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Economies are defined by how resources are managed to meet the individual and collective needs of society; both the products, that is to say, the material needs like clothes and food, and the services or immaterial needs like education, health and leisure. It speaks of one kind of economy or another, depending on the foundations on which its resource management is based. It is also important to note that these foundations depend on the objectives pursued by the groups or individuals responsible for economic decisions. In contemporary times, for several authors, the functioning of economies requires a basic institution − the market − which includes all organisations that buy and sell products and the services produced, because it connects consumers with producers. The markets may be small-scale (local) or large-scale (international). Globalisation has contributed to the development of these markets which are guided by logic of capitalism rationale, with neoliberal policies that have led to a context of social insecurity and inequality between countries. Therefore, the market is only a way to organise an economy that, in a general definition, could be seen as the set of operations of production, distribution and consumption of goods and services. These processes are always social facts. As Polanyi [1] claimed, an economy is "an institutionalized interaction between humans and their environment that facilitates sustainable provision of material goods to satisfy their wishes" (Polanyi[2]). In consequence, the activities related to serving the appropriation of material and immaterial goods is an economy, independently of whether it is managed by official markets − a formal economy − or by the activities of people – an underground economy.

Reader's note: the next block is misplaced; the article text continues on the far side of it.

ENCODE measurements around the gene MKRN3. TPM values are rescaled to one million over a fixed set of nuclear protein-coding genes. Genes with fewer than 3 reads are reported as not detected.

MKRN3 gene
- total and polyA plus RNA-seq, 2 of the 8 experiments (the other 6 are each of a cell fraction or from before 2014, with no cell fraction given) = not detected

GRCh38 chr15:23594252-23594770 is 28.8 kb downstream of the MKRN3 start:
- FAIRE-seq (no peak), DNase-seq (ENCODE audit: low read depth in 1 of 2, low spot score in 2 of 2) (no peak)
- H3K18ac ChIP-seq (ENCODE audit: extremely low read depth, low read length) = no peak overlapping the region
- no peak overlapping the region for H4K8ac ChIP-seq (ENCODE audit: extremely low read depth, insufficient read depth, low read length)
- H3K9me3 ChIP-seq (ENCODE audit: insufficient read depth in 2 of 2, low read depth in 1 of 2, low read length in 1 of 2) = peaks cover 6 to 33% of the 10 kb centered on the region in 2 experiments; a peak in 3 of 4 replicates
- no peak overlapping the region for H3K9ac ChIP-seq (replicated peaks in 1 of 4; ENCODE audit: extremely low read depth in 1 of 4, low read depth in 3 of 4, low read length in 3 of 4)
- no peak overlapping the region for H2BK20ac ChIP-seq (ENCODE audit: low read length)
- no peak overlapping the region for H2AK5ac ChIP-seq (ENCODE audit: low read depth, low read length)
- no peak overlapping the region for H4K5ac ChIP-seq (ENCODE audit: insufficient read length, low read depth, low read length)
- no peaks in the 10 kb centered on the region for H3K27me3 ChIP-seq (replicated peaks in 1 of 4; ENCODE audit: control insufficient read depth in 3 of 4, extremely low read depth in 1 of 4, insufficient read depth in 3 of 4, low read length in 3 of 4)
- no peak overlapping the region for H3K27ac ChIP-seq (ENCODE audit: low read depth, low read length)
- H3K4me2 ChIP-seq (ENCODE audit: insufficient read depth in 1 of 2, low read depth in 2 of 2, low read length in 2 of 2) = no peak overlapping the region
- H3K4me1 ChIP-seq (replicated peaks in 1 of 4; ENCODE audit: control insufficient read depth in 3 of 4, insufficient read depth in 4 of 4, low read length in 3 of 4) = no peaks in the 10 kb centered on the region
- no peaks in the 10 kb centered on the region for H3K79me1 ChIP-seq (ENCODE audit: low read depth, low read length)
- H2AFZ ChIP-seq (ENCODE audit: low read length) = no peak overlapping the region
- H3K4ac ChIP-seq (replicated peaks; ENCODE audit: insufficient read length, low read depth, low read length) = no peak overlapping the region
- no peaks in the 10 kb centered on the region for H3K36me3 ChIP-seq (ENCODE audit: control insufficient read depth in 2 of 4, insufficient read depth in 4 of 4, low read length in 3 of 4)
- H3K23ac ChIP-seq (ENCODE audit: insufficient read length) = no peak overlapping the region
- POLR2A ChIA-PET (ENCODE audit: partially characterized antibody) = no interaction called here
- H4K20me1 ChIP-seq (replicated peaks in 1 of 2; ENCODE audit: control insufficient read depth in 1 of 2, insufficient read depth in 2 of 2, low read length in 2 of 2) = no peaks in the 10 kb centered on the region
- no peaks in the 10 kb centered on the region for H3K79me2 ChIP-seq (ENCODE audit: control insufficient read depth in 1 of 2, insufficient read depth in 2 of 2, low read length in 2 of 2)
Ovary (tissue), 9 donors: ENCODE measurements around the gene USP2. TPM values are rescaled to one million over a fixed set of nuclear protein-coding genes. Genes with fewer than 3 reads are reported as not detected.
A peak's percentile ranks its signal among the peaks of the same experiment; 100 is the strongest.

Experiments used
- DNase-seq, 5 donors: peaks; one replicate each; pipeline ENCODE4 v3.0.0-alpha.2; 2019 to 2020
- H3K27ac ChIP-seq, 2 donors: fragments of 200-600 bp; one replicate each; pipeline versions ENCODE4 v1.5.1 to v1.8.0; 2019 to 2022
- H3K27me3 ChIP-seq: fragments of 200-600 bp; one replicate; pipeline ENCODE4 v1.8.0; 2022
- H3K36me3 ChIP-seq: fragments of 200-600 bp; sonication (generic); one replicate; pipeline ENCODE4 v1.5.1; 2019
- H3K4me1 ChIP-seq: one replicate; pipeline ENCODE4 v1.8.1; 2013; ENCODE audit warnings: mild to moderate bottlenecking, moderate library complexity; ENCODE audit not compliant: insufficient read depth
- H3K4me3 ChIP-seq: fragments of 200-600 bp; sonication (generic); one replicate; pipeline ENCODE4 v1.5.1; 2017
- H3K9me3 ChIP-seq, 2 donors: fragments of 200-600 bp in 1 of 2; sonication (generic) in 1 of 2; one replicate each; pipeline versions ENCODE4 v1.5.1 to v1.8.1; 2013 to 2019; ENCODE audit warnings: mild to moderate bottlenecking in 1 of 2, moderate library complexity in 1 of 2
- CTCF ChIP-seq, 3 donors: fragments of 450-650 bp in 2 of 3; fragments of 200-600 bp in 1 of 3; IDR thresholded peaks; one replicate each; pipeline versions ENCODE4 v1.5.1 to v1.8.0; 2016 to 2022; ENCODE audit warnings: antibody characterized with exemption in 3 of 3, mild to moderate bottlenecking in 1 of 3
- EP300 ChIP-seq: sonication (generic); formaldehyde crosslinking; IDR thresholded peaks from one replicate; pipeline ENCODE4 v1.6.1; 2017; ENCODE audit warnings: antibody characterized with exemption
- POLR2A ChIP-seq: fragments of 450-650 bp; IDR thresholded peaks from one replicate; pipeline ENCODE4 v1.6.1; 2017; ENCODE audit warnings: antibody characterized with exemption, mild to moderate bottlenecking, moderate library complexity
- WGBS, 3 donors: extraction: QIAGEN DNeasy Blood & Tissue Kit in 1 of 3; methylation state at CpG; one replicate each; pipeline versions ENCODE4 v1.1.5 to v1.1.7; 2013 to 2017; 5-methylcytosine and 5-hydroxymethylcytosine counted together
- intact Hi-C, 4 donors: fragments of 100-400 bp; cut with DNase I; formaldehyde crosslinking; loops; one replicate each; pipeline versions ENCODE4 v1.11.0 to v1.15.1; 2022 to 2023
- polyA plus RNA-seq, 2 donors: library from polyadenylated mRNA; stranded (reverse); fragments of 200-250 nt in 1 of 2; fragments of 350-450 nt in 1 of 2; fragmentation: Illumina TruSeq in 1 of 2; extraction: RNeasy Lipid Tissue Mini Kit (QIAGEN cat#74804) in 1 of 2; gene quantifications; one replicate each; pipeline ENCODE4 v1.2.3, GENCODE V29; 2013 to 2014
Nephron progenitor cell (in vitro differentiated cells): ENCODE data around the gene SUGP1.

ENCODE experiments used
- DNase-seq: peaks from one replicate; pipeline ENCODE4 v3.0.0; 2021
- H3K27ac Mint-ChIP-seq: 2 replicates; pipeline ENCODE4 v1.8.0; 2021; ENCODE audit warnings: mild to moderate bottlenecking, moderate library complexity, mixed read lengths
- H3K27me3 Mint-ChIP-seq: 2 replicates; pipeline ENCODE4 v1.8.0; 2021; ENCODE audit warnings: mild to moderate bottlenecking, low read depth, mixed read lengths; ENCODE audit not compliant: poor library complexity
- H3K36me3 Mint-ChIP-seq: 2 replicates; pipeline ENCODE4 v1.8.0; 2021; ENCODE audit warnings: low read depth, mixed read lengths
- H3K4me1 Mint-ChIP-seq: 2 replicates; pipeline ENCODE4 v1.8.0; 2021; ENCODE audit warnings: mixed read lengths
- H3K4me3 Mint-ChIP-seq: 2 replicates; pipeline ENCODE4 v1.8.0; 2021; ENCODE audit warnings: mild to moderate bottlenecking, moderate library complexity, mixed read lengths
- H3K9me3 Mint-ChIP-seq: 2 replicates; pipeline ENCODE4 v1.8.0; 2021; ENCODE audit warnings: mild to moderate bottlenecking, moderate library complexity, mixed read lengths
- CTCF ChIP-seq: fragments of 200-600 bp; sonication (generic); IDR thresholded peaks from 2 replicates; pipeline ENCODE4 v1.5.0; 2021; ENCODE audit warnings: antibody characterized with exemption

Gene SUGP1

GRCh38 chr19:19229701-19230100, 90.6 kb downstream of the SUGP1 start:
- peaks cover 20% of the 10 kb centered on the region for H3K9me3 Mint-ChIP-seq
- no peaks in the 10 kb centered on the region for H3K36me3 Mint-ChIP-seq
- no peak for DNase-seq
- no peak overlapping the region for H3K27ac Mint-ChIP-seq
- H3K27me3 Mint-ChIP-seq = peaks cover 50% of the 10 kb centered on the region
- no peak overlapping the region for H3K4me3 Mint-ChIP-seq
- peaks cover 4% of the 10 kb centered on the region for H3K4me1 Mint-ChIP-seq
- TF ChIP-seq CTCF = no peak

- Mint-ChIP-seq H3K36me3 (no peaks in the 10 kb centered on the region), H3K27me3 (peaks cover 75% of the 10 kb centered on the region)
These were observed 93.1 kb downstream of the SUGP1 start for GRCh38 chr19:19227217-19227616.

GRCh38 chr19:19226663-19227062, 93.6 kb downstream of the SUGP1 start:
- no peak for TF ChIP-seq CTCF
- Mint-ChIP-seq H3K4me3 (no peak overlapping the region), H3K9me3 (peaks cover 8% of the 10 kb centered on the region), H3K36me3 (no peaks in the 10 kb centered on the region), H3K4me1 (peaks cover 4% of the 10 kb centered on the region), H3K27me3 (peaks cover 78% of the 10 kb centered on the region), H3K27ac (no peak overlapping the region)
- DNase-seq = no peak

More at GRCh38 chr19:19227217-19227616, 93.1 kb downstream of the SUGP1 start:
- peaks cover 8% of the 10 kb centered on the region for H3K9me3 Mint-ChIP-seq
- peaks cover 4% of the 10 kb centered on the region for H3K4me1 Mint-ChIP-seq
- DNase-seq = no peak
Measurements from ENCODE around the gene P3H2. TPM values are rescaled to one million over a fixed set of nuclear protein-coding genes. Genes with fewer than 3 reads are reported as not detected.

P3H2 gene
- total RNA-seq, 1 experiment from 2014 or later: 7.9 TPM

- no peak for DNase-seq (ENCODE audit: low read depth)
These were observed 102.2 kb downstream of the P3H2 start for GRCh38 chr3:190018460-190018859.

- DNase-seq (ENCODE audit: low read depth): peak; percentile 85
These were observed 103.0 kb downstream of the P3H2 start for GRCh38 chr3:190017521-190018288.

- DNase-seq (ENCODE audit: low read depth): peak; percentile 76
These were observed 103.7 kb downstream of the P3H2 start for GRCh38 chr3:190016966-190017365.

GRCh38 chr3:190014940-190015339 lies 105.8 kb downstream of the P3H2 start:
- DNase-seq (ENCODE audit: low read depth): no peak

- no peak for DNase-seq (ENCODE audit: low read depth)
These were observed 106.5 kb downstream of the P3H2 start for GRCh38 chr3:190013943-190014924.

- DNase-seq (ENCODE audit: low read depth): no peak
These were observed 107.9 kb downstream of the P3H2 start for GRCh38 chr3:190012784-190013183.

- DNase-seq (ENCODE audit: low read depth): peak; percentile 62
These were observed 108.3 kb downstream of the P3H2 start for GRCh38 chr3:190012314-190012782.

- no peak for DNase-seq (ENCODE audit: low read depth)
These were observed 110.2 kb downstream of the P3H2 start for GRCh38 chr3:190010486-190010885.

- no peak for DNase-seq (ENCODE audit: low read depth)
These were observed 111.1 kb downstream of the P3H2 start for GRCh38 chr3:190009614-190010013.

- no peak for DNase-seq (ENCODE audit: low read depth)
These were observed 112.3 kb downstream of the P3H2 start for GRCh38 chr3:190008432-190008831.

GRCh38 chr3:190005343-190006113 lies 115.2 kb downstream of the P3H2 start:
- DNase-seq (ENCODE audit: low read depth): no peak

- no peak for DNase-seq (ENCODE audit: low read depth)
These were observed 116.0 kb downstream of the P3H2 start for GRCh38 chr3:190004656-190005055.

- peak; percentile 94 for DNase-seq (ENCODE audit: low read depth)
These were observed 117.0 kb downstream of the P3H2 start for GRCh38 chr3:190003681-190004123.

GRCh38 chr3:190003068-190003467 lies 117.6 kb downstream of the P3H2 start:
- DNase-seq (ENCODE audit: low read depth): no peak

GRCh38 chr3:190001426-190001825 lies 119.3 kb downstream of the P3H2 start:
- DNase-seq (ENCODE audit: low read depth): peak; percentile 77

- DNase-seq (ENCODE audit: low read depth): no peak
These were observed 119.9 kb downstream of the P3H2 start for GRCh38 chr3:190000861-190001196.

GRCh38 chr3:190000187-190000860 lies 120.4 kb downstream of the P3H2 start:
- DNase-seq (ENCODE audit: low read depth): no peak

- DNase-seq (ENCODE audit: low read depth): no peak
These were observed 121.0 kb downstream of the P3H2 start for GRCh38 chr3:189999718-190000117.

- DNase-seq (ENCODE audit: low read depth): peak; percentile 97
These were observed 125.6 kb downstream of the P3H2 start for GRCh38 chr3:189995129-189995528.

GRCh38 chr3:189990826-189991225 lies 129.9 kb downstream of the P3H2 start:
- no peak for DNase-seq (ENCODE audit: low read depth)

1. Karl Polanyi, For a New West: Essays, 1919-1958 (Polity Press, 2014)